The reclusive writer doesn’t come on the streets but is perturbed by ongoing incidents. Speaking to me on my last visit in December 2019, he raised pertinent questions about contemporary politics: “Have they decided the final limits of vikas?” He also made a distinction between the public and the mob: “The public is not prejudiced. People are united by a shared bond, they gather for a collective cause. But these days, the mob is being termed as the public. A mob never assembles on its own. They are managed and herded in vehicles.”
As the mob takes centrestage, the public gets pushed behind. “The citizen has never felt so lonely since independence,” he said. He also cautioned: “Democracy may also help in creating a dictatorship. A majority government may transform into a dictatorship.” And, yet, he insists that even in such times writers must not abandon their aesthetic. “News can be converted into a poem, but a poem need not strive to become news.”
An introvert for others, his curiosity knows few bounds. When his children were young, he brought them a telescope. Last year, he watched Chandrayaan-2’s journey late into the night, and woke up Shashwat to witness the final moments. He didn’t wake up Shashwati because he felt she was in “a far richer world of dreams and imagination”, but narrated the entire episode to her in the morning.
He is also forgetful, which, Shashwat says, “is his uniqueness as well as a mannerism”. Earlier, the father and the son would go to the market on the scooter. Shukla returned home with grocery, the son was often left behind. Last December, he told me that he often forgot his novels. When he begins talking about one, he suddenly realises that he has begun describing the other. And then Shukla turns wistful: “When I find myself forgetting things, I consider myself to be in ruin. When I am able to retrieve a lost and forgotten day, I come alive for many months.”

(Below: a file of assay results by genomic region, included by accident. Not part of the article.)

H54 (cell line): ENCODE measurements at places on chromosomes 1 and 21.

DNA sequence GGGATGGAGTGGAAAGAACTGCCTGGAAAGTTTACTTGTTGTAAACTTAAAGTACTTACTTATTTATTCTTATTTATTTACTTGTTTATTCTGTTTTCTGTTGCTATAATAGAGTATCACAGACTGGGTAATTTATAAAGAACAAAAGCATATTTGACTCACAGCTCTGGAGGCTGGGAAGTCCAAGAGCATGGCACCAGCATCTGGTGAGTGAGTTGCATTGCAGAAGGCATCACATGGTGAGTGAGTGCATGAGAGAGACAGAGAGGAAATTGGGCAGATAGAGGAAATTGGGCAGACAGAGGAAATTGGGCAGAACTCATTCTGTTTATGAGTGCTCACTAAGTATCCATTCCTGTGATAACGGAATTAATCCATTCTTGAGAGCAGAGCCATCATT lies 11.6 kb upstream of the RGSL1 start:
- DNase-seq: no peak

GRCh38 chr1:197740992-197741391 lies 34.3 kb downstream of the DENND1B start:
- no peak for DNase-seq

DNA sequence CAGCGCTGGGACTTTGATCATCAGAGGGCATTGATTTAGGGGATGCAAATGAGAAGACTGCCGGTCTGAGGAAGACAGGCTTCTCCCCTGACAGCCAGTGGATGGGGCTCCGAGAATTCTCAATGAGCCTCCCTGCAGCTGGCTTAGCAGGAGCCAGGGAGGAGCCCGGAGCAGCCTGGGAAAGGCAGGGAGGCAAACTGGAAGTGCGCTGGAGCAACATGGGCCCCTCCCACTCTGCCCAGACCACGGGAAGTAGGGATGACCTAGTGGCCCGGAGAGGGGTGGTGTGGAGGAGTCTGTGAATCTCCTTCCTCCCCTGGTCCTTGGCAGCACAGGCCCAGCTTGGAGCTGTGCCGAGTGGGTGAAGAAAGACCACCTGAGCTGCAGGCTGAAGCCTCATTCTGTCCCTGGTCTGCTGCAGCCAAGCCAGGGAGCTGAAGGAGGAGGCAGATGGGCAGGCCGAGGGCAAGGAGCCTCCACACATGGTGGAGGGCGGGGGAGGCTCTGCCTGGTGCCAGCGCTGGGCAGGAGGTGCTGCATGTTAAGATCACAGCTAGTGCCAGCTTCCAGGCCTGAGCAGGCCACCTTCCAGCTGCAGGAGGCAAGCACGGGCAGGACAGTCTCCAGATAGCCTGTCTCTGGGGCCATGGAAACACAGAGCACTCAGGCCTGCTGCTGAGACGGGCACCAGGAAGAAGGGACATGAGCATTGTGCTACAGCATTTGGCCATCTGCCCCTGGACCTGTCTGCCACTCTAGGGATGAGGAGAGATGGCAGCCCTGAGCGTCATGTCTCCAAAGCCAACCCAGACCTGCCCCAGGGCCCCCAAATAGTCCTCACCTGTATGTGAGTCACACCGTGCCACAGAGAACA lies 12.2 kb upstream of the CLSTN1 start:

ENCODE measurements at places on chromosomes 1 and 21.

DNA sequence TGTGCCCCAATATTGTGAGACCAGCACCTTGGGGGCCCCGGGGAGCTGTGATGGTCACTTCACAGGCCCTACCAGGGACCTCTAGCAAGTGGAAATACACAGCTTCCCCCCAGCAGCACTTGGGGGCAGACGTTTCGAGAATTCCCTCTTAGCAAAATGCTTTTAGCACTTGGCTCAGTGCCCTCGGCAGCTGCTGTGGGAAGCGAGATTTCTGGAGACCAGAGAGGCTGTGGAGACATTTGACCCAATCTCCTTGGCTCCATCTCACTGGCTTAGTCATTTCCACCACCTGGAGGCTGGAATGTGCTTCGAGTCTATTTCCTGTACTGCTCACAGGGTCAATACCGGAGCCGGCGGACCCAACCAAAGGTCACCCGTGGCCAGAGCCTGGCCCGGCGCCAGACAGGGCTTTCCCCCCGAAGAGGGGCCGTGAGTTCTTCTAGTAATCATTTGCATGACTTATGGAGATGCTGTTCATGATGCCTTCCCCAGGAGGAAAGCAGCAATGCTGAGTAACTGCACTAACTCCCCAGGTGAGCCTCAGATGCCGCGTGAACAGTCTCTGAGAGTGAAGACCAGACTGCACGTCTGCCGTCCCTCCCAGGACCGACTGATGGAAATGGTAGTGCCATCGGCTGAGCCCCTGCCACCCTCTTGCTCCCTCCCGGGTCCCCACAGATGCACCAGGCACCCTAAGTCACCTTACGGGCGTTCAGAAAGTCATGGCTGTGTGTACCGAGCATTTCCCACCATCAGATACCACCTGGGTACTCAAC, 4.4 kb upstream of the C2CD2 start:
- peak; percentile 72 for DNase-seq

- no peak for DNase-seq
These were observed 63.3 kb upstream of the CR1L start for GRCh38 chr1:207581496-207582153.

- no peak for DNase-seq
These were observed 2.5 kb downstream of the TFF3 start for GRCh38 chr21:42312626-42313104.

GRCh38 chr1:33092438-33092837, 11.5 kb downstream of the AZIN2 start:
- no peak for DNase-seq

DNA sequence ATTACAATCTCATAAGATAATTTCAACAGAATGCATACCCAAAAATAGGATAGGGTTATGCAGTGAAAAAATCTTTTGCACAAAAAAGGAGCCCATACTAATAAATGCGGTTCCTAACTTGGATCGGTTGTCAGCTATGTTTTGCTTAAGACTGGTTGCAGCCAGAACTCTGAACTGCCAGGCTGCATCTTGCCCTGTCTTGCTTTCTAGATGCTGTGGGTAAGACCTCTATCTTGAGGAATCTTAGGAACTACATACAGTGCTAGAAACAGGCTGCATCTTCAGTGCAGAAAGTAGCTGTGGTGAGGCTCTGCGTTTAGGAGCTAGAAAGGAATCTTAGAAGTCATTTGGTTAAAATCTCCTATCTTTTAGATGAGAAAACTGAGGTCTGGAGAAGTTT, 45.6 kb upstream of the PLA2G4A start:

In the end, I will also admit that his world is not mine. As a journalist and writer, my universe is infinitely more violent, treacherous, anguished and uncertain than his. Neither his craft nor his characters throw any discernible shadow on me or my work; and yet I go to him because he teaches me that a home in a city can still be recognised by a flower, and the world is perhaps not as much to be lived in as to be left behind.
(Ashutosh Bhardwaj is a journalist and writer. His forthcoming book, The Death Script, traces the Naxal insurgency)